CLR R5
ADD R4, R0
ADC R5, R1
; R5:R4:R3:R2 = R16*R18 + 256*(R16*R19+R17*R18) + 65536*R17*R19
; R5:R4:R3:R2 = 2000000

You'll notice that this is exactly how you work with numbers by hand on paper, but instead of working with base 10 digits, the CPU works with word sized blocks of bits - in this case, 8 bits.

If you use a CPU that can work with more bits at a time, then working with large numbers gets easier as it requires fewer instructions. However, you can use the same techniques to work with larger numbers than the instruction set supports directly.

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As you said, 32bit CPUs can handle numbers larger than 32 bit, so why shouldn't a 8bit CPU be able to do this?

If you add two numbers, you start with the last bit of both. If one of them is 1, the result is 1, if both are 1, the result is 0, and you have to carry a 1 to the calculation of the second bit.

For the second bit, you have the two bits of the numbers and the carried bit. If one or all of the three are 1, the result is 1. If two or all are 1, you again have to carry a 1 to the calculation of the third bit.

This is usually done in hardware, i.e. there are logic gates, you just put the numbers on the inputs and get the output. Note that if you have an 8 bit adder, you also get the so called carry flag from the addition of the 8th bits.

If you're just adding two 8bit numbers, the carry flag just indicates if the result is larger that 255, the largest number a 8 bit (unsigned) integer can hold.

If you have larger numbers, you now start to add the bits of the second byte, and take into account the carry flag from the previous addition during the addition of the first bit of this byte.

The only difference is that a 32bit CPU can add 32bits in one go, so adding 64 bit numbers consists of two steps, while a 8bit CPU needs 8 steps.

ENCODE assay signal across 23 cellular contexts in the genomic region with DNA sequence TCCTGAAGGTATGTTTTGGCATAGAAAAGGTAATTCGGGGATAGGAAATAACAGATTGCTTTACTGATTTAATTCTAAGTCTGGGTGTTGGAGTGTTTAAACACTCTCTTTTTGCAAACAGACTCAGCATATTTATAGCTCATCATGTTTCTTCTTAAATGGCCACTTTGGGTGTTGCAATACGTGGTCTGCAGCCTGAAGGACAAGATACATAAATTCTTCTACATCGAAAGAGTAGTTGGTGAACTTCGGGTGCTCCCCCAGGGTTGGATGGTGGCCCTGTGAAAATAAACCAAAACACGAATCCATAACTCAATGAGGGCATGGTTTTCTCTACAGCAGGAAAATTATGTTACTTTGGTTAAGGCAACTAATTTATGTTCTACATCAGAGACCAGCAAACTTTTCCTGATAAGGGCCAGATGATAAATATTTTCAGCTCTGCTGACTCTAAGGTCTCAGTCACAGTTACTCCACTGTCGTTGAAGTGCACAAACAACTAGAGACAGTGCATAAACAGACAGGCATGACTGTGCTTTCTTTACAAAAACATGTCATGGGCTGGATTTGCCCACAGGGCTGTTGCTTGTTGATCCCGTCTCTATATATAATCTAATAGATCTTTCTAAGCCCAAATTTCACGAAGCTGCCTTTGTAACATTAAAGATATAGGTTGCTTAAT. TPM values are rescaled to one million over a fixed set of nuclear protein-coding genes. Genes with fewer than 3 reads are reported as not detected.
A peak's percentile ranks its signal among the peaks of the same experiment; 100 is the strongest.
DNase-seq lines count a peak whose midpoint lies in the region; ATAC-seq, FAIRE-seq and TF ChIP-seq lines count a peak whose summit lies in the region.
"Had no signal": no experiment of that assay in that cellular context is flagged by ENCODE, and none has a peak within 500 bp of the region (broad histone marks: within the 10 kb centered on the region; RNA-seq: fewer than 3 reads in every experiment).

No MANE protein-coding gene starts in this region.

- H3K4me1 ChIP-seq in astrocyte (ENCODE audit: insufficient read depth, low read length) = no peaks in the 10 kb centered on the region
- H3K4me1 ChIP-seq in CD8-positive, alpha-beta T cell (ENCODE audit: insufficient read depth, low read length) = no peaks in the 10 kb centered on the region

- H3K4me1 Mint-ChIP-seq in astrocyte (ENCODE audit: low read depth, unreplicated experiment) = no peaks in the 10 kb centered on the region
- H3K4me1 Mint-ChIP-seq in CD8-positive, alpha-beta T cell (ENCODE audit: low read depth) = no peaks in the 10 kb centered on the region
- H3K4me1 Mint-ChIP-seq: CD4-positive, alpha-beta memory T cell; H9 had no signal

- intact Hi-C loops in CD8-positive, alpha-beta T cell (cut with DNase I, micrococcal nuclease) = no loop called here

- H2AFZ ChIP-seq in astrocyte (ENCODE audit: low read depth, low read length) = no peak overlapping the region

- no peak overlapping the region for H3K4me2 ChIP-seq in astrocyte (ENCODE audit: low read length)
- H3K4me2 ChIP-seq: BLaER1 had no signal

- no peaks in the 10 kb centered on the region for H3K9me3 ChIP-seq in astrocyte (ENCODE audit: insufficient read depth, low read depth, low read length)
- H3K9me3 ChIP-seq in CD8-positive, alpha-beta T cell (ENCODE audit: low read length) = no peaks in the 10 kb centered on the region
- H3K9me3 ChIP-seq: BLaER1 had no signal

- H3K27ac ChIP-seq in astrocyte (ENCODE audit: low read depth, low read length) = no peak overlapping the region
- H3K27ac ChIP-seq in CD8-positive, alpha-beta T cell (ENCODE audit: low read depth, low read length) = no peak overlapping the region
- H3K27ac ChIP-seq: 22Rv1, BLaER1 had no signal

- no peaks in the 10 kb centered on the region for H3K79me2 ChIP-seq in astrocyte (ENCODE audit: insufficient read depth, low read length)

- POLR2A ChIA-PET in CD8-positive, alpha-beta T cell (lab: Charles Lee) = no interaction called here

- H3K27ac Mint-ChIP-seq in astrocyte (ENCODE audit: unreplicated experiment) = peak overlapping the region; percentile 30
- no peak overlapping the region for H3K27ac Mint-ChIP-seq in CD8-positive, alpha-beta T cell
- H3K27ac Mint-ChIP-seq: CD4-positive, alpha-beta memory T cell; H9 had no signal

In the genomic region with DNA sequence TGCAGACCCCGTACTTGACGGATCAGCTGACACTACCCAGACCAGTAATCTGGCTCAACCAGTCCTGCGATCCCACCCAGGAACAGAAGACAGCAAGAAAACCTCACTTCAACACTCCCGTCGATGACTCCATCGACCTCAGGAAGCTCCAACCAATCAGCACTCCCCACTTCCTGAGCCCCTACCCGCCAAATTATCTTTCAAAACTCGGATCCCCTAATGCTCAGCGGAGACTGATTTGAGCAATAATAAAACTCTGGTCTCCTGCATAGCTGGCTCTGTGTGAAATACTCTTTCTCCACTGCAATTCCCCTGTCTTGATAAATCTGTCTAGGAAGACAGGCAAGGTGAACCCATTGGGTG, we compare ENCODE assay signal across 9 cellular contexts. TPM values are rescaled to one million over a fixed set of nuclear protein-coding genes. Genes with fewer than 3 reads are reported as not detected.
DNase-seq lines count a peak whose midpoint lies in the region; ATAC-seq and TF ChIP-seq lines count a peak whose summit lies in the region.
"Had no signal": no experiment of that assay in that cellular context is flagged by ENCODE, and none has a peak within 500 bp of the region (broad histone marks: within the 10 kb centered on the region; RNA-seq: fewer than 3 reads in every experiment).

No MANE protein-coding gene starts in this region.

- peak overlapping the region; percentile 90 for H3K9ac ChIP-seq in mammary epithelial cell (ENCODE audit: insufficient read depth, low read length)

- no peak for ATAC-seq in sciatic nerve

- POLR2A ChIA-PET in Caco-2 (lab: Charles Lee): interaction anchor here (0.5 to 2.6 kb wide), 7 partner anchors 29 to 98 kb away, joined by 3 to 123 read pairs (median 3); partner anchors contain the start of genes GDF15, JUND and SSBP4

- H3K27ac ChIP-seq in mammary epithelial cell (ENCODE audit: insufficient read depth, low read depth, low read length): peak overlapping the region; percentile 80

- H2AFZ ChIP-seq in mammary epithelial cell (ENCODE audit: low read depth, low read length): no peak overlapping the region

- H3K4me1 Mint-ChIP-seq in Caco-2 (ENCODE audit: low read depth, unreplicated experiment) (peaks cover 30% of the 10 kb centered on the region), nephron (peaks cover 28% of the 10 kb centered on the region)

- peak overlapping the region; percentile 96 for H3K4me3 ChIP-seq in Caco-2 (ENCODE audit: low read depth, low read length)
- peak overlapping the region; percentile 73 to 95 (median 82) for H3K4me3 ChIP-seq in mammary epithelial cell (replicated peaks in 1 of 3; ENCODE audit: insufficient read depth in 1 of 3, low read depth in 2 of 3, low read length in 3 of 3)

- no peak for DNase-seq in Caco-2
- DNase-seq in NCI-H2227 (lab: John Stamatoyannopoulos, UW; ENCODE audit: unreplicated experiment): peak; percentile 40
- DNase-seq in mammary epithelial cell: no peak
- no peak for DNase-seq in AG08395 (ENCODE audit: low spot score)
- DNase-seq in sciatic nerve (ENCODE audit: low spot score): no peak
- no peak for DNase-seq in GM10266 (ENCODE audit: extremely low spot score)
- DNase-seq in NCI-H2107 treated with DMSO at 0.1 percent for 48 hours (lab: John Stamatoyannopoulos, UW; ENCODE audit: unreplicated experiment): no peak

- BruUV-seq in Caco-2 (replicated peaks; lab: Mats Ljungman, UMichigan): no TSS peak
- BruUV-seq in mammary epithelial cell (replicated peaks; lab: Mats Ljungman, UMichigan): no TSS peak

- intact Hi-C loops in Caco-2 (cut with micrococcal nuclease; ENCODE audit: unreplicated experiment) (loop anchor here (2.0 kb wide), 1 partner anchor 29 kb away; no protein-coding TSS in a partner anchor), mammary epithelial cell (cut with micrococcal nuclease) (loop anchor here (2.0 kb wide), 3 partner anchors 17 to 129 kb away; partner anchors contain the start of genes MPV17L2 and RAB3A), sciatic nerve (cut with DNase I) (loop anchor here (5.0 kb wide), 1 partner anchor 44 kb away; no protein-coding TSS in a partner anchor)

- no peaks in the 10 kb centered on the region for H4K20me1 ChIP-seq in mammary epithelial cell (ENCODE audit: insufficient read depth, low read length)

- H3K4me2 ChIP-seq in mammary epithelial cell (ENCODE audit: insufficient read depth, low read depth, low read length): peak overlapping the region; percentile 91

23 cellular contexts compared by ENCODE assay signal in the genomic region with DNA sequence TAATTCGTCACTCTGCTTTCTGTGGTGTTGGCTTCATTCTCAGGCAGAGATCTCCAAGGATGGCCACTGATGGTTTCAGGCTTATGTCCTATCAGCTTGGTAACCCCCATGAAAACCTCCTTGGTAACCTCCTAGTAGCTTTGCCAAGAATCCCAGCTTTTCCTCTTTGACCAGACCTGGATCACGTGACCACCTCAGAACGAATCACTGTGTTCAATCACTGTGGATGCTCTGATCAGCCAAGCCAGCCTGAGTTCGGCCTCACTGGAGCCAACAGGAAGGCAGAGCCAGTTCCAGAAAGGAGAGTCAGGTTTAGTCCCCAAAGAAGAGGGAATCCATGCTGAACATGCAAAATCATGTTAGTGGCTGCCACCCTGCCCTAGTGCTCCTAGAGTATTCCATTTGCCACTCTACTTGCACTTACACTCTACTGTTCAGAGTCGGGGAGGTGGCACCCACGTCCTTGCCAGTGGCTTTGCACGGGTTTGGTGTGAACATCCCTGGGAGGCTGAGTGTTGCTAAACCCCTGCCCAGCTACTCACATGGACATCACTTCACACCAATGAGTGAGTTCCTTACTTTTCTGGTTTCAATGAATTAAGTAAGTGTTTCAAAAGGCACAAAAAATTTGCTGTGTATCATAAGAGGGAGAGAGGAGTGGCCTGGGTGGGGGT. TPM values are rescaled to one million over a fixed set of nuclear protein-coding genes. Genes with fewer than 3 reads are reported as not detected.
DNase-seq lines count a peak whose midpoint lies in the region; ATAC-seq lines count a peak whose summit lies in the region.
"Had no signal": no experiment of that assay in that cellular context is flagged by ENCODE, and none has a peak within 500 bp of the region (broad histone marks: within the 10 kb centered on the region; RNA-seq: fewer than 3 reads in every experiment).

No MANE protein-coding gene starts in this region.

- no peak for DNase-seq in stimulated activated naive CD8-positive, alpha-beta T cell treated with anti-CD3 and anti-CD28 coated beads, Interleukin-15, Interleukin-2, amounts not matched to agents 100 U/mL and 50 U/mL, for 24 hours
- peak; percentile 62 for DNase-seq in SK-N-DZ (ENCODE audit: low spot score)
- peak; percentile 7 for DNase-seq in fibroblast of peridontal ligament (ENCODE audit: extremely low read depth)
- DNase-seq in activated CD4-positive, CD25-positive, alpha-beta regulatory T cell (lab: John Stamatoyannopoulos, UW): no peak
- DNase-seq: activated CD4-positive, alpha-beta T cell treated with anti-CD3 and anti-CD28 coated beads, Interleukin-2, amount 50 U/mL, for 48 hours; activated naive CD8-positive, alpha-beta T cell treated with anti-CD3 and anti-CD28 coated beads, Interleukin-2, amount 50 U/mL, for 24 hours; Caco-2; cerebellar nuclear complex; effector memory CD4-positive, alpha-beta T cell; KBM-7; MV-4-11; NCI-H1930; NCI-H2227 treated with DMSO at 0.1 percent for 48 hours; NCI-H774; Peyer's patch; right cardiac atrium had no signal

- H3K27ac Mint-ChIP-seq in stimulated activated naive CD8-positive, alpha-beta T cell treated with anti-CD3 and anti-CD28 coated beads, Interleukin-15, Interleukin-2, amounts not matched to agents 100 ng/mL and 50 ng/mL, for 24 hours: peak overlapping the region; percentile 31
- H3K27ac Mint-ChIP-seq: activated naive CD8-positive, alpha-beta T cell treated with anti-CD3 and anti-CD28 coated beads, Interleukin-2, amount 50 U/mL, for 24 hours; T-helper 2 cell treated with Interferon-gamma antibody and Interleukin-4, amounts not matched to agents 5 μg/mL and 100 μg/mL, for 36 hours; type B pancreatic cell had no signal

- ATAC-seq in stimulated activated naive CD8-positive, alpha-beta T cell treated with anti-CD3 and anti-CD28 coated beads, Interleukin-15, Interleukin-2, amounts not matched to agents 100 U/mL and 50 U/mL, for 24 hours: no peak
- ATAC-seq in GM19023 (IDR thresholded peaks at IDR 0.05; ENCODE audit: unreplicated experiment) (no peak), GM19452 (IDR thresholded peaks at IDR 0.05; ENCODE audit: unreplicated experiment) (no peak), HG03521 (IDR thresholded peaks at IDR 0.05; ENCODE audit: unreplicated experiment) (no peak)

This way, you can add numbers of any size on any CPU. All the other math is done similar, the smaller CPU just needs more steps.

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    \$\begingroup\$ Adding numbers of any size is restricted by the available RAM. If you have 1 KB for a 8 bit processor even adding two 1024 bit numbers is possible, but for 4096 bit numbers you need more RAM. \$\endgroup\$ – Uwe Aug 3 '16 at 10:21
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When you add two numbers with pencil and paper you work from right to left, adding two digits, recording the result, and carrying any overflow. Adding large numbers on a computer works the same way. Each number is represented by a set of "digits" where each "digit" is a computer word: 8 or 32 bits wide in your two examples. When two such numbers are added, it's exactly the same process: add two "digits", record the result, and carry any overflow. The difference is that each digit represents a value between 0 and 2^8 (for an 8-bit processor), or a value between 0 and 2^32 (for a 32-bit processor). If you're comfortable thinking in terms of number bases, pencil-and-paper addition works in base 10, and high-precision computer addition works in base 2^8 or 2^32 (or whatever else suits the processor best).